A cheaper and lighter alternative to wooden box inserts are plastic ones. Many companies ship their games with plastic inserts but often these aren’t the best way to store the components in the game and they usually don’t have room for expansion materials. The best plastic insert I own is my Zen Bins insert for Star Wars Rebellion. A newer option for plastic is 3d printing. You can find all kinds of 3d printed box inserts on Etsy.

Foamcore Box Inserts

The cheapest and lightest box inserts out there are made of Foamcore. The disadvantage of this material is that it’s thicker than wood and plastic, so the insert takes up more physical space making it sometimes harder to fit everything together. Also, Foamcore inserts potentially require more assembly work. While a wooden insert will often hold together without glue, that’s not the case with Foamcore. The most well known maker of Foamcore inserts is Folded Space, but there are a lot of different companies now doing these kinds of inserts.  For example, check out this Fallout Foam Tray set from Feldherr, Etsy is another source of great foam board game inserts. Foam trays have always been popular with miniature wargamers as well, with a huge variety of different trays and packs available including ones specifically designed for specific games, like this Maxi Bag for Star Wars X-Wing.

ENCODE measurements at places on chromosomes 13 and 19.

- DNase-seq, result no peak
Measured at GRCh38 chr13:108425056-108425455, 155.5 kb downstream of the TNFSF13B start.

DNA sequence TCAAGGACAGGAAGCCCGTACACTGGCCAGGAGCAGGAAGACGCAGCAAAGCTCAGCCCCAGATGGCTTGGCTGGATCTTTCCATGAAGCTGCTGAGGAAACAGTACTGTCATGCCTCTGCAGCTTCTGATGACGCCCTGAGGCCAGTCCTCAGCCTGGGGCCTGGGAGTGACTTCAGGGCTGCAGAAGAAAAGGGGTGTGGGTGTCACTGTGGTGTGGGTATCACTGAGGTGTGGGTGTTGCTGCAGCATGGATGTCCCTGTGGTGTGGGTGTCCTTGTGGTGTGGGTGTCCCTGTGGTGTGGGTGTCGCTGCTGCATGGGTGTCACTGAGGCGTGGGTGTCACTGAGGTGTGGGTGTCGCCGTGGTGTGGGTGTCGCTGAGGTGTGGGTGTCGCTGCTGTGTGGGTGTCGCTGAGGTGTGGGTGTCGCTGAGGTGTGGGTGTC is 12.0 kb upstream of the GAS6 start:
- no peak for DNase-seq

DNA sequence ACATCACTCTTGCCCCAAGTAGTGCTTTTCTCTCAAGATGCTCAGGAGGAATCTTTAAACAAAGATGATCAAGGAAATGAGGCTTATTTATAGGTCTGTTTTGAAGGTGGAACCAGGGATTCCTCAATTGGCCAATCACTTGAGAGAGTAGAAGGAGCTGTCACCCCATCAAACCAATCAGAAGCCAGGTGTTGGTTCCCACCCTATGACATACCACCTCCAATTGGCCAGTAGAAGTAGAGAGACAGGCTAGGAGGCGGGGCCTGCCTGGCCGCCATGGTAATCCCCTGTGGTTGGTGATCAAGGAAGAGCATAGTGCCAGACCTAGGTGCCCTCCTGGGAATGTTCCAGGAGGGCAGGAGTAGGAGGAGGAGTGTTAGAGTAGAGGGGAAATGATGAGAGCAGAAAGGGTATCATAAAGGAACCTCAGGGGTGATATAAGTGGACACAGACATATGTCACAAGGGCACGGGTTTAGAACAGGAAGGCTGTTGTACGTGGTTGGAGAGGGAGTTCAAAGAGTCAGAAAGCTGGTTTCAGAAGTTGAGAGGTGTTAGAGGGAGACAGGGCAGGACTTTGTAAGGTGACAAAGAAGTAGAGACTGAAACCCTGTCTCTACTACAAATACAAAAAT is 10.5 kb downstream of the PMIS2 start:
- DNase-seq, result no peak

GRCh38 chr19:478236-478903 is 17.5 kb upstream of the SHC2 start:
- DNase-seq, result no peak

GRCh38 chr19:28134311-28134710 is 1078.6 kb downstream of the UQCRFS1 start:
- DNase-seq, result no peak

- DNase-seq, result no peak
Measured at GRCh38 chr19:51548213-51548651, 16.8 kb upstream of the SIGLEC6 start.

Individual Component Storage



Sometimes you don’t need a huge storage container that holds ALL THE THINGS. Often you are better off with something smaller that can hold individual components or each player’s set of pieces separately. There are a bunch of options for small plastic containers and I usually pick mine up at the dollar store but Amazon has some nice large sets. Like this set of 30 round mini containers or this set of 12 rectangular ones. I also stumbled across these metal Altoid style containers that I thought would be great for game components. I have a friend that loves the Bitty Box which locks shut and can stack. There are also these Connect-A-Box sets that come in three sizes and attach to each other, basically turning your individual component storage into a full box insert.